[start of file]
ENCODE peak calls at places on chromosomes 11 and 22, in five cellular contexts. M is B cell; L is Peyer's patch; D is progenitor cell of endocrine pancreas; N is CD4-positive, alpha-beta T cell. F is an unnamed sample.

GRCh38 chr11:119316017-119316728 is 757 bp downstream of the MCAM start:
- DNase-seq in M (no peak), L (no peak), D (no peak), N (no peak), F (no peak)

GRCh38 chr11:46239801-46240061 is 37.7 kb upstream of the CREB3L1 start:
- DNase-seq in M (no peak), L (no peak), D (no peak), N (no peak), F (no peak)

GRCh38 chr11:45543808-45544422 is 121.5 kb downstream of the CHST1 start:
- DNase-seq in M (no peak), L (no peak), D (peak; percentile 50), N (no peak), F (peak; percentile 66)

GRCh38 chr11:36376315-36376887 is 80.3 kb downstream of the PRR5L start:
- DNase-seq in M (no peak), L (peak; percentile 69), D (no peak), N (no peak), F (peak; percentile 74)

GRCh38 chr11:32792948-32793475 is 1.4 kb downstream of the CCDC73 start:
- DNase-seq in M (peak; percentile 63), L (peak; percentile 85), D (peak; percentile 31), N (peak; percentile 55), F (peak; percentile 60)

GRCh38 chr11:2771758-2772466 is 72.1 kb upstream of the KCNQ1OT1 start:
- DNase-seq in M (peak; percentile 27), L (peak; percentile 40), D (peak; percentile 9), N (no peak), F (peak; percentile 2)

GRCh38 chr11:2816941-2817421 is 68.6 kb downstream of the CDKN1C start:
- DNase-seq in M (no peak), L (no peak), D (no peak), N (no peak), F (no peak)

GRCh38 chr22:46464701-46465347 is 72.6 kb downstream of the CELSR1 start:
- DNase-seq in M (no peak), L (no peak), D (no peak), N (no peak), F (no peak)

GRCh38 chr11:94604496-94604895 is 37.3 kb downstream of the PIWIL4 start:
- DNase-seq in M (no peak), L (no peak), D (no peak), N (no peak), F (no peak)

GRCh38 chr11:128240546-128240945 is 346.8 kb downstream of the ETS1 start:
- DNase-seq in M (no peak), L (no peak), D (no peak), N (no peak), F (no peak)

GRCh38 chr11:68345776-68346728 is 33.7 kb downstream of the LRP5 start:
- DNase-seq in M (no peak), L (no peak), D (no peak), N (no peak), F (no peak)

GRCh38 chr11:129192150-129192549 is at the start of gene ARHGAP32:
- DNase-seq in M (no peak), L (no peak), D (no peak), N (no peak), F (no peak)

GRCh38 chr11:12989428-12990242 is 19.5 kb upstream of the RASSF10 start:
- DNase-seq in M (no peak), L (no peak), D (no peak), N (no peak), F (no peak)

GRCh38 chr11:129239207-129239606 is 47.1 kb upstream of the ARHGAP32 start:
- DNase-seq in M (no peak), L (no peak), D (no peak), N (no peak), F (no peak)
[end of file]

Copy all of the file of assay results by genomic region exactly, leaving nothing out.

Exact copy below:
ENCODE peak calls at places on chromosomes 11 and 22, in five cellular contexts. M is B cell; L is Peyer's patch; D is progenitor cell of endocrine pancreas; N is CD4-positive, alpha-beta T cell. F is an unnamed sample.

GRCh38 chr11:119316017-119316728 is 757 bp downstream of the MCAM start:
- DNase-seq in M (no peak), L (no peak), D (no peak), N (no peak), F (no peak)

GRCh38 chr11:46239801-46240061 is 37.7 kb upstream of the CREB3L1 start:
- DNase-seq in M (no peak), L (no peak), D (no peak), N (no peak), F (no peak)

GRCh38 chr11:45543808-45544422 is 121.5 kb downstream of the CHST1 start:
- DNase-seq in M (no peak), L (no peak), D (peak; percentile 50), N (no peak), F (peak; percentile 66)

GRCh38 chr11:36376315-36376887 is 80.3 kb downstream of the PRR5L start:
- DNase-seq in M (no peak), L (peak; percentile 69), D (no peak), N (no peak), F (peak; percentile 74)

GRCh38 chr11:32792948-32793475 is 1.4 kb downstream of the CCDC73 start:
- DNase-seq in M (peak; percentile 63), L (peak; percentile 85), D (peak; percentile 31), N (peak; percentile 55), F (peak; percentile 60)

GRCh38 chr11:2771758-2772466 is 72.1 kb upstream of the KCNQ1OT1 start:
- DNase-seq in M (peak; percentile 27), L (peak; percentile 40), D (peak; percentile 9), N (no peak), F (peak; percentile 2)

GRCh38 chr11:2816941-2817421 is 68.6 kb downstream of the CDKN1C start:
- DNase-seq in M (no peak), L (no peak), D (no peak), N (no peak), F (no peak)

GRCh38 chr22:46464701-46465347 is 72.6 kb downstream of the CELSR1 start:
- DNase-seq in M (no peak), L (no peak), D (no peak), N (no peak), F (no peak)

GRCh38 chr11:94604496-94604895 is 37.3 kb downstream of the PIWIL4 start:
- DNase-seq in M (no peak), L (no peak), D (no peak), N (no peak), F (no peak)

GRCh38 chr11:128240546-128240945 is 346.8 kb downstream of the ETS1 start:
- DNase-seq in M (no peak), L (no peak), D (no peak), N (no peak), F (no peak)

GRCh38 chr11:68345776-68346728 is 33.7 kb downstream of the LRP5 start:
- DNase-seq in M (no peak), L (no peak), D (no peak), N (no peak), F (no peak)

GRCh38 chr11:129192150-129192549 is at the start of gene ARHGAP32:
- DNase-seq in M (no peak), L (no peak), D (no peak), N (no peak), F (no peak)

GRCh38 chr11:12989428-12990242 is 19.5 kb upstream of the RASSF10 start:
- DNase-seq in M (no peak), L (no peak), D (no peak), N (no peak), F (no peak)

GRCh38 chr11:129239207-129239606 is 47.1 kb upstream of the ARHGAP32 start:
- DNase-seq in M (no peak), L (no peak), D (no peak), N (no peak), F (no peak)